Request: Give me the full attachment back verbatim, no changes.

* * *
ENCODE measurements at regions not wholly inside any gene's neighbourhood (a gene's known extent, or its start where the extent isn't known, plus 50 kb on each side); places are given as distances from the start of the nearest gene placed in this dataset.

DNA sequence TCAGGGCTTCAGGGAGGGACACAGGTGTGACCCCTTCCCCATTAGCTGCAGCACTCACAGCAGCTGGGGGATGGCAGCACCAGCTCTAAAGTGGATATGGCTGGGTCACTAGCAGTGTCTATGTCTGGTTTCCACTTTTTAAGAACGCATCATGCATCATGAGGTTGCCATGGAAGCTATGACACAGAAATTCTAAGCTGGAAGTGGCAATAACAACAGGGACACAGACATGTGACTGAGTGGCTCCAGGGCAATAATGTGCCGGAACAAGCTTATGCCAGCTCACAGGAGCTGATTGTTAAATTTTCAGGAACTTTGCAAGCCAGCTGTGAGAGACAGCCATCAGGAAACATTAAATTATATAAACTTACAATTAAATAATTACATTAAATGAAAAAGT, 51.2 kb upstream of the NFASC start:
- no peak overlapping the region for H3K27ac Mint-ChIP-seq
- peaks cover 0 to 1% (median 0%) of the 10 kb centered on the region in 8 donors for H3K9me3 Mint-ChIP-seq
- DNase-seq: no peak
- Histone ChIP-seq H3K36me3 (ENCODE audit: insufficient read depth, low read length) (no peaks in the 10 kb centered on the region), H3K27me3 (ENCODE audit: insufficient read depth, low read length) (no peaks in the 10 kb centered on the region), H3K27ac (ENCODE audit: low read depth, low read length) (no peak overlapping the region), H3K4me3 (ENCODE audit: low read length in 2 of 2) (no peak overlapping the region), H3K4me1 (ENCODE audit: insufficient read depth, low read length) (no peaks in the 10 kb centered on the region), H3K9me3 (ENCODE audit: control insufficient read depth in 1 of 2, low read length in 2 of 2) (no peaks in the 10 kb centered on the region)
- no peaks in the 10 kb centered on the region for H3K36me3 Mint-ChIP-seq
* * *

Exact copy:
ENCODE measurements at regions not wholly inside any gene's neighbourhood (a gene's known extent, or its start where the extent isn't known, plus 50 kb on each side); places are given as distances from the start of the nearest gene placed in this dataset.

DNA sequence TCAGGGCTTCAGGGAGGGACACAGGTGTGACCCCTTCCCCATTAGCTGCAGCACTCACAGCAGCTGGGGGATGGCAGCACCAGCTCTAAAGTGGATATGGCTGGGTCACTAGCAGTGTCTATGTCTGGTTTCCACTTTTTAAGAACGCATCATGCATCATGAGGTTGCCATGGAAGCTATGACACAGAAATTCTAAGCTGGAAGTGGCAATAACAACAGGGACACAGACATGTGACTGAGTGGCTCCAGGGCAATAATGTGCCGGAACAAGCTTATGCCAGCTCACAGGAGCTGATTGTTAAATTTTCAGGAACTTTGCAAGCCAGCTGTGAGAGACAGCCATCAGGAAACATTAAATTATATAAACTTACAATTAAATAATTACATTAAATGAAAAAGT, 51.2 kb upstream of the NFASC start:
- no peak overlapping the region for H3K27ac Mint-ChIP-seq
- peaks cover 0 to 1% (median 0%) of the 10 kb centered on the region in 8 donors for H3K9me3 Mint-ChIP-seq
- DNase-seq: no peak
- Histone ChIP-seq H3K36me3 (ENCODE audit: insufficient read depth, low read length) (no peaks in the 10 kb centered on the region), H3K27me3 (ENCODE audit: insufficient read depth, low read length) (no peaks in the 10 kb centered on the region), H3K27ac (ENCODE audit: low read depth, low read length) (no peak overlapping the region), H3K4me3 (ENCODE audit: low read length in 2 of 2) (no peak overlapping the region), H3K4me1 (ENCODE audit: insufficient read depth, low read length) (no peaks in the 10 kb centered on the region), H3K9me3 (ENCODE audit: control insufficient read depth in 1 of 2, low read length in 2 of 2) (no peaks in the 10 kb centered on the region)
- no peaks in the 10 kb centered on the region for H3K36me3 Mint-ChIP-seq